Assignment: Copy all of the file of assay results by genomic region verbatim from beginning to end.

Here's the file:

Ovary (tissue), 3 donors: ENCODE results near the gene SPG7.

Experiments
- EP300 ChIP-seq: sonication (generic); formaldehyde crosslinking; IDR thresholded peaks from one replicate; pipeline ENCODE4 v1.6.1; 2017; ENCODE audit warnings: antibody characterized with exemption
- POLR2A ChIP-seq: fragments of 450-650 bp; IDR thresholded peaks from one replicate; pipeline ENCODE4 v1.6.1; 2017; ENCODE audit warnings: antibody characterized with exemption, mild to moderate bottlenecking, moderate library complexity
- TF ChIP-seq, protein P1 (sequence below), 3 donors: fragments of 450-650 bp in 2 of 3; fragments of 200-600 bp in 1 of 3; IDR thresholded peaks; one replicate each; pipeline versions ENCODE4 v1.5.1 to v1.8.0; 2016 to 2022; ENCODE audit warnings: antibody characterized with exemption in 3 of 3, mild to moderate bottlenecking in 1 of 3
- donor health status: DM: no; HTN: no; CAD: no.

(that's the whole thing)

Ovary (tissue), 3 donors: ENCODE results near the gene SPG7.

Experiments
- EP300 ChIP-seq: sonication (generic); formaldehyde crosslinking; IDR thresholded peaks from one replicate; pipeline ENCODE4 v1.6.1; 2017; ENCODE audit warnings: antibody characterized with exemption
- POLR2A ChIP-seq: fragments of 450-650 bp; IDR thresholded peaks from one replicate; pipeline ENCODE4 v1.6.1; 2017; ENCODE audit warnings: antibody characterized with exemption, mild to moderate bottlenecking, moderate library complexity
- TF ChIP-seq, protein P1 (sequence below), 3 donors: fragments of 450-650 bp in 2 of 3; fragments of 200-600 bp in 1 of 3; IDR thresholded peaks; one replicate each; pipeline versions ENCODE4 v1.5.1 to v1.8.0; 2016 to 2022; ENCODE audit warnings: antibody characterized with exemption in 3 of 3, mild to moderate bottlenecking in 1 of 3
- donor health status: DM: no; HTN: no; CAD: no.